The Two Gentlemen of Verona "The Uncertain Glory Of An April Day"
by William Shakespeare

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"The Uncertain Glory Of An April Day"

(Magill's Quotations in Context)

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Context: Panthino, servant of Antonio of Verona, is talking with his master, Proteus' father, about the need to send Proteus on a trip because he has spent all his youth at home. Antonio readily agrees to the wisdom of the suggestion. At this point Proteus enters reading a letter from his love Julia. When asked about its contents, however, he lies, saying the letter is from his friend Valentine who urges him to come to the Emperor's palace in Milan. Antonio then doubly insists that Proteus go, decreeing, in fact, that he must leave the next morning. Proteus now realizes what a situation he has got himself into.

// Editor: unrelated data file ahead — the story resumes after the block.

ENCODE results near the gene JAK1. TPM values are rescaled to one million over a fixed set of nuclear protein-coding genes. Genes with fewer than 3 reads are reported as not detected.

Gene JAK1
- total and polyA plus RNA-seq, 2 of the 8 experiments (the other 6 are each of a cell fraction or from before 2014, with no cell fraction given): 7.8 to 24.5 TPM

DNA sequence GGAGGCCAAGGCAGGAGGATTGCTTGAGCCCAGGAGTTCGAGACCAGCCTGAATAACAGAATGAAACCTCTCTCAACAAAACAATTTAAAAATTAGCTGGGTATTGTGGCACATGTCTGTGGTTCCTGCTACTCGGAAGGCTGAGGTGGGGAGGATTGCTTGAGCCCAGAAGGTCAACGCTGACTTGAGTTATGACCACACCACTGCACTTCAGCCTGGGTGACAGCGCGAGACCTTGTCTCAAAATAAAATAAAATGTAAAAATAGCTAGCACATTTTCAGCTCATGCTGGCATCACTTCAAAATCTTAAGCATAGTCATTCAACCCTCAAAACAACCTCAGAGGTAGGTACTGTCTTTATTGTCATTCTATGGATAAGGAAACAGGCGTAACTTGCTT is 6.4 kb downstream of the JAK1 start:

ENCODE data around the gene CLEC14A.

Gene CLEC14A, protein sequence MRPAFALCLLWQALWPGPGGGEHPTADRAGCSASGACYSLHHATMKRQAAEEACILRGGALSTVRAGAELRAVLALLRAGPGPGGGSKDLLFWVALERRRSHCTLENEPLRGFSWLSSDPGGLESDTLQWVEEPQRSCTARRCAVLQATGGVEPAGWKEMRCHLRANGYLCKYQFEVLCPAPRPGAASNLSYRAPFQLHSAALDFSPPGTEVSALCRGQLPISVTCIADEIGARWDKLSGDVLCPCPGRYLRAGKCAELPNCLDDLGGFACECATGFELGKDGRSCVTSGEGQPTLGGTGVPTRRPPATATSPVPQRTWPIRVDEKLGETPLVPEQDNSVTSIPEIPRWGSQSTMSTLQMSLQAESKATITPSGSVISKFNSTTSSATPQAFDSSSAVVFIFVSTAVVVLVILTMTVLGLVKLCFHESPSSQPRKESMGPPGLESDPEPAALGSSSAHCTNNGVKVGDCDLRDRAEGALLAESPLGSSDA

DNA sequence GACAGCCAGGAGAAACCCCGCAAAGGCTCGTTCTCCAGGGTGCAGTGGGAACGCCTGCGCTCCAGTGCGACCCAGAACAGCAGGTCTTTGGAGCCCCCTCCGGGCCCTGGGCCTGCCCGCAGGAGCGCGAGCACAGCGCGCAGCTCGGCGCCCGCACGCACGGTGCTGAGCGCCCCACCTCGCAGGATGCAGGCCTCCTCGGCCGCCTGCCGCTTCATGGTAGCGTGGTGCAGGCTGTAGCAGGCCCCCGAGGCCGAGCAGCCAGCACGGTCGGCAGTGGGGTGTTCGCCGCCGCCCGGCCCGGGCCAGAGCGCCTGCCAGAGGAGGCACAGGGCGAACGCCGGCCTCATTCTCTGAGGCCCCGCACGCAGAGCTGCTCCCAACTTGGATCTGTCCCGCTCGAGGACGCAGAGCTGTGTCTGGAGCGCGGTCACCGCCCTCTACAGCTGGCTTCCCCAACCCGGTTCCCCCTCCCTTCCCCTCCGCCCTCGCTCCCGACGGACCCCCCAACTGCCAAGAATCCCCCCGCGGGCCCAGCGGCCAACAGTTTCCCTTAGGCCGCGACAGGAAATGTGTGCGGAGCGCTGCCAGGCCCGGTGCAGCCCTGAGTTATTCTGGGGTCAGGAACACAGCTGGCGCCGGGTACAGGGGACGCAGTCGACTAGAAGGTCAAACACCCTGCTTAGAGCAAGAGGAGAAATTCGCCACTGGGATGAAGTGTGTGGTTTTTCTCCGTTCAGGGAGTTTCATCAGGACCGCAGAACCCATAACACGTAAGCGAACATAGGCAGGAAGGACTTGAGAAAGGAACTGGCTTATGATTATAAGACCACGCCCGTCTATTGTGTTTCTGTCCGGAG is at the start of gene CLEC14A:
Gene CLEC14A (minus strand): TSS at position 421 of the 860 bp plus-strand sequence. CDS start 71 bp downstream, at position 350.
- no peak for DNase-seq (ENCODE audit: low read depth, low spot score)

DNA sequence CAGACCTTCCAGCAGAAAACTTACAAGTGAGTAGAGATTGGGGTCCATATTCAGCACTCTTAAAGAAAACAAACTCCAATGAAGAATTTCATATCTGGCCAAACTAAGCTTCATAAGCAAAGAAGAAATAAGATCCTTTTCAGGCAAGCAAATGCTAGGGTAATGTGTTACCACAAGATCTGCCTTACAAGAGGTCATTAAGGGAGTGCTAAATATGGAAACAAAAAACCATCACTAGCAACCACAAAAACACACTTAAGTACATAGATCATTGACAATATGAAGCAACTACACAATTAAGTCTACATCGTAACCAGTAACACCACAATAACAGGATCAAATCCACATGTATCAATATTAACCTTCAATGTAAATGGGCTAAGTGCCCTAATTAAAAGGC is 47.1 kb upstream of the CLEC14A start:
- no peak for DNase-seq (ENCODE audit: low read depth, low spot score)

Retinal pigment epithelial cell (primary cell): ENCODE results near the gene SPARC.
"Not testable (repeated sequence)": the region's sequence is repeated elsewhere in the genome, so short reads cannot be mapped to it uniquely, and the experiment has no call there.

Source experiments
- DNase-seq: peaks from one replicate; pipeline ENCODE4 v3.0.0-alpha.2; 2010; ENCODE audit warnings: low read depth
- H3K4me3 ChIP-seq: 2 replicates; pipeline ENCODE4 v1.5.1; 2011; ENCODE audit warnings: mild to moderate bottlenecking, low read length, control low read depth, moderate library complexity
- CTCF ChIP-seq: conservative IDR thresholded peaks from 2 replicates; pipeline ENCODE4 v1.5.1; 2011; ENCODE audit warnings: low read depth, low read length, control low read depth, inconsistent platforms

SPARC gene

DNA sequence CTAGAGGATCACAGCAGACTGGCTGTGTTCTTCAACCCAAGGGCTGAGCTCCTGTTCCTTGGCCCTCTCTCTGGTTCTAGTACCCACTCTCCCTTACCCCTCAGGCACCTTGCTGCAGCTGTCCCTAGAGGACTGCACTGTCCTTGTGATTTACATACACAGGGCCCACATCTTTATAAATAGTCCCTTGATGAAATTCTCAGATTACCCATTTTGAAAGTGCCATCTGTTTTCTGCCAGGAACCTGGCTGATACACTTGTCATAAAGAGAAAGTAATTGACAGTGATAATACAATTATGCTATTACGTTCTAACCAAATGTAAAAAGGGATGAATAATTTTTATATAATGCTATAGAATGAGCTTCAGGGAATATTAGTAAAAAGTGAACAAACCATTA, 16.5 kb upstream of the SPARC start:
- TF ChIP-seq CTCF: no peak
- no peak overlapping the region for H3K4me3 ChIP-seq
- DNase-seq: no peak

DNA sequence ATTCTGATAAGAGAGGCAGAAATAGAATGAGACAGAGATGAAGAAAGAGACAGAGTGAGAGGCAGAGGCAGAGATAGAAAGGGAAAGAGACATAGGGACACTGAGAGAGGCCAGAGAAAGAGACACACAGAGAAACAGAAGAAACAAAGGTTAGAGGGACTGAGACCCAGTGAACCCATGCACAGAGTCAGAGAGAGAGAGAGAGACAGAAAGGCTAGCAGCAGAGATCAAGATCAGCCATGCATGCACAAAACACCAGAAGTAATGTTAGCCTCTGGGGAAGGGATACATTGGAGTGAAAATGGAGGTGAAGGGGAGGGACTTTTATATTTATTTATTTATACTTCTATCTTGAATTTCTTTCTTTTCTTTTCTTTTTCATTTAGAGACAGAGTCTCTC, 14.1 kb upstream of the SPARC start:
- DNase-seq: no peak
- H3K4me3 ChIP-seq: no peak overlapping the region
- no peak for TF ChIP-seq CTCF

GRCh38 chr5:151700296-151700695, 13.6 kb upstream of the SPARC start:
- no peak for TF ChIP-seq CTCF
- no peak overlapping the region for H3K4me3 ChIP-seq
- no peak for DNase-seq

PROTEUSThus have I shunned the fire for fear of burning,And drenched me in the sea, where I am drowned.I feared to show my father Julia's letter,Lest he should take exceptions to my love,And with the vantage of mine own excuseHath he excepted most against my love.O, how this spring of love resemblethThe uncertain glory of an April day,Which now shows all the beauty of the sun,And by and by a cloud takes all away.